Robb Johnson’s Gentle Men was originally conceived as a commission by Belgian Piet Chielens for an annual peace concert in Passendale to remember the third battle of Ypres. Both of Robb’s grandfathers had fought in WWI, but it was Piet’s research that revealed each of their respective regiments were involved in this particular battle. By whatever chance or miracle – call it what you will – both men had survived a devastating conflagration that had left a combined total of almost 800,000 dead. As an exercise in the futilities of war it sits as a prime example, with the ridge that was the objective being finally taken by the allies, but surrendered again just a few weeks later with barely a murmur, let alone resistance.
The story he tells through these songs is of two men, Ernest Isaac Johnson and Henry ‘Harry’ Robert Jenner, who had ordinary lives either side of the conflict, dubbed ‘The War To End All Wars.’ Ern was born in 1893 and Harry six years later into particularly poor circumstances that resulted in a period in the workhouse and then an orphanage with this two older brothers. When the war broke out, however, both had settled into life. Ern as an apprentice glass blower and musician attached to the Territorial Army and Harry with the Post Office. Ern’s membership of the TA saw him immediately conscripted, but as a bandsman he was assigned to the London Field Ambulance. Harry was only 15, but being tall, was taken for someone older and having had an unwelcome white feather pressed into his hand signed up anyway, joining the Post Office Rifles. When his youth was uncovered in France he too was initially assigned to medical duties.
But these weren’t the men that Robb knew and when he was born in 1955 he was the first grandchild for Harry, his mother’s father and the last of seven grandchildren for Ern on his fathers side. The opening song Grandfathers touchingly sets the scene of sweet white wine, knickerbocker glories, painting, music and of course gardening. It seems that so many men of that generation took to the simple pleasures of tending prize blooms, roses, crysanths and vegetables. Perhaps the beauty of flowers and joys of seeing them spring to life was a reaction against the carnage they had witnessed, but if so, it remained unsaid and neither man was ever very forthcoming about their wartime experience.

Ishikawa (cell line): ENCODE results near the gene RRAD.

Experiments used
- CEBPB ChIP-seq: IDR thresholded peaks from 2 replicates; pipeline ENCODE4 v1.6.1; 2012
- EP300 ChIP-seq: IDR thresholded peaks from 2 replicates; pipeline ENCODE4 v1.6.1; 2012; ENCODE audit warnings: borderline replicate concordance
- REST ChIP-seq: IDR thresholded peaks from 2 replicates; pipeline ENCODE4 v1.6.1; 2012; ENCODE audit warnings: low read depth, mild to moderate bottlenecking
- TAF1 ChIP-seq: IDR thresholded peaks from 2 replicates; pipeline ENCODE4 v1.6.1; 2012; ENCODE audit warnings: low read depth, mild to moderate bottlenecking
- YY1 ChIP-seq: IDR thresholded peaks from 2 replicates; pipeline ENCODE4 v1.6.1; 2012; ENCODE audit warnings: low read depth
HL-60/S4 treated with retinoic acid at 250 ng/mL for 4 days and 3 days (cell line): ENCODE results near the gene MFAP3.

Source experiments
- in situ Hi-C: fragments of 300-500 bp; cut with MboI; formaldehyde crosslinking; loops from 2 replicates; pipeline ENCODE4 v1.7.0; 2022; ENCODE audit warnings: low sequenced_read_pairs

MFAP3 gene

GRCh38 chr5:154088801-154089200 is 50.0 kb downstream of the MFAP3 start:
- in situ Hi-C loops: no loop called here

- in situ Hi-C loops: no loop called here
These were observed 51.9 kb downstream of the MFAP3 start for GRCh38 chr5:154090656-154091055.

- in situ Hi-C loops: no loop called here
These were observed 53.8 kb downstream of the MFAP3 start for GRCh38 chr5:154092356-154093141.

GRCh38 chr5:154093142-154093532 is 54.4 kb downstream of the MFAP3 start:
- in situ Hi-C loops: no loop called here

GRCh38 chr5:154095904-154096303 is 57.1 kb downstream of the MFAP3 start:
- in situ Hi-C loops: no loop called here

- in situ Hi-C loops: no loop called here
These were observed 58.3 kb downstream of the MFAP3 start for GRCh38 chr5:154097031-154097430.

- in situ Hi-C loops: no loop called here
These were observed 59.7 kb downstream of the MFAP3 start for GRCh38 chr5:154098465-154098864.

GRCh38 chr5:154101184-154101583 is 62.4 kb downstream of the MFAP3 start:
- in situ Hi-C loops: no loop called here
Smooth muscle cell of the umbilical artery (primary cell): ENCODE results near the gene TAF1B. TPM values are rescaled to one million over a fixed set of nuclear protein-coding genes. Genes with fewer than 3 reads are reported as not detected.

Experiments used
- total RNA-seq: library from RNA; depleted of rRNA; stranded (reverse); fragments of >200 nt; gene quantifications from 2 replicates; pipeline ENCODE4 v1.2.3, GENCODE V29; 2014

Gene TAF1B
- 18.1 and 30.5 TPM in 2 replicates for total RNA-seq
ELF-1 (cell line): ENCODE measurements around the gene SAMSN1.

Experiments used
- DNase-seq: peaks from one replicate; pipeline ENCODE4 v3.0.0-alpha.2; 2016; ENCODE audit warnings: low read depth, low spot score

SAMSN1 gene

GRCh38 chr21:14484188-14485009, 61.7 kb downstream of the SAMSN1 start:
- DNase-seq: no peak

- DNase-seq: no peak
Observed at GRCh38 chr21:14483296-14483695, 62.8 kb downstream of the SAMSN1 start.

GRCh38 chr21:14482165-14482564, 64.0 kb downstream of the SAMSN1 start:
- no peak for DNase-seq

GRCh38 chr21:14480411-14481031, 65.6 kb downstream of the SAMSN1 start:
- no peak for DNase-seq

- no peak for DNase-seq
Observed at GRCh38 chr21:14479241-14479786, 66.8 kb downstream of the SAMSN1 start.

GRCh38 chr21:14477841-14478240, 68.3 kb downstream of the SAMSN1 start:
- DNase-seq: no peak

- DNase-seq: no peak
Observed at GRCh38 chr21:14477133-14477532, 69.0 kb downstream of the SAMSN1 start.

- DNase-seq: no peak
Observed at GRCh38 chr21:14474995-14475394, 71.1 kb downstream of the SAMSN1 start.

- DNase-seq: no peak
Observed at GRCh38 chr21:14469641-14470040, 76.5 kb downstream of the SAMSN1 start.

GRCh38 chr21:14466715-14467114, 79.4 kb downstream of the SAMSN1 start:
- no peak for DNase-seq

[pullquote]his grandfathers never spoke a harsh word about the men that they had fought against[/pullquote]Robb recalls that Harry had several books abut WWII, mostly about the escape of prisoners of war, but only one about WWI, his war. Sombrely jacketed in black with a single red poppy design on the cover, The First World War A Photographic History, published by The Daily Express, contained pictures that bore a stark contrast to the steady diet of war stories aimed at kids contained in The Victor and other such comics that Robb, like many others consumed avidly. As Robb points out, children of that generation grew up with the moral certainty that Germans were evil and the Japanese fanatical and unspeakably cruel. Yet by contrast the gentle men that he knew as his grandfathers never spoke a harsh word about the men that they had fought against.
Of course the war stories haven’t ended and Robb’s father has his own place in the continuing saga of conflict. Born in 1922, he joined the RAF in WWII, trained in Canada and was a navigator in a bomber squadron. Ronald Johnson was originally based in the Caribbean, but when posted home to England, a colleague asked him to deliver a silver necklace to his fiancé at the time. The woman in question would turn out to be Harry’s oldest daughter Betty and Robb’s eventual mother. Ronald’s bomber later flew missions over Germany and was shot down over the Ruhr in 1945. While the pilot struggled to keep the plane level for as long as possible, Ronald and half of the crew were able to bail out. Tommy Thompson’s heroics saved Robb’s father, but the pilot and the other half of the crew lost their lives that night. Ronald was posted as missing presumed killed although Betty maintained a nightly vigil watching news reels of prisoners being repatriated in the hope of catching a glimpse of him. When he did return they were married in 1946.
It’s probably telling that Robb recounts seeing The Longest Day with his dad. Emerging from the cinema after the epic, Ronald neatly punctured the glowing air of triumph that the films conclusion had served up by pointing out to his son that all of those people falling on the beaches behind the pride-puffed star cast represented real lives lost. These were the ordinary soldiers and common men, more Harrys and Erns, who made the ultimate sacrifice. In this respect Robb maybe shows he’s his father’s son, but he also followed his grandfather Ern into a musical career.
Ern was in a band after the war years travelling and making his living as a professional musician. The Golden Serenaders were a jazz band who backed a musical clown called Noni, who was an Austrian Jew. As well as playing at London’s Windmill Theatre and touring the UK, many of their shows were performed in Austria and Italy. When the Nazis came to power, however, the touring of Europe stopped. Still, it’s highly appropriate that Robb actually plays Ern’s banjo on these recordings, albeit spruced up with a new set of machine heads.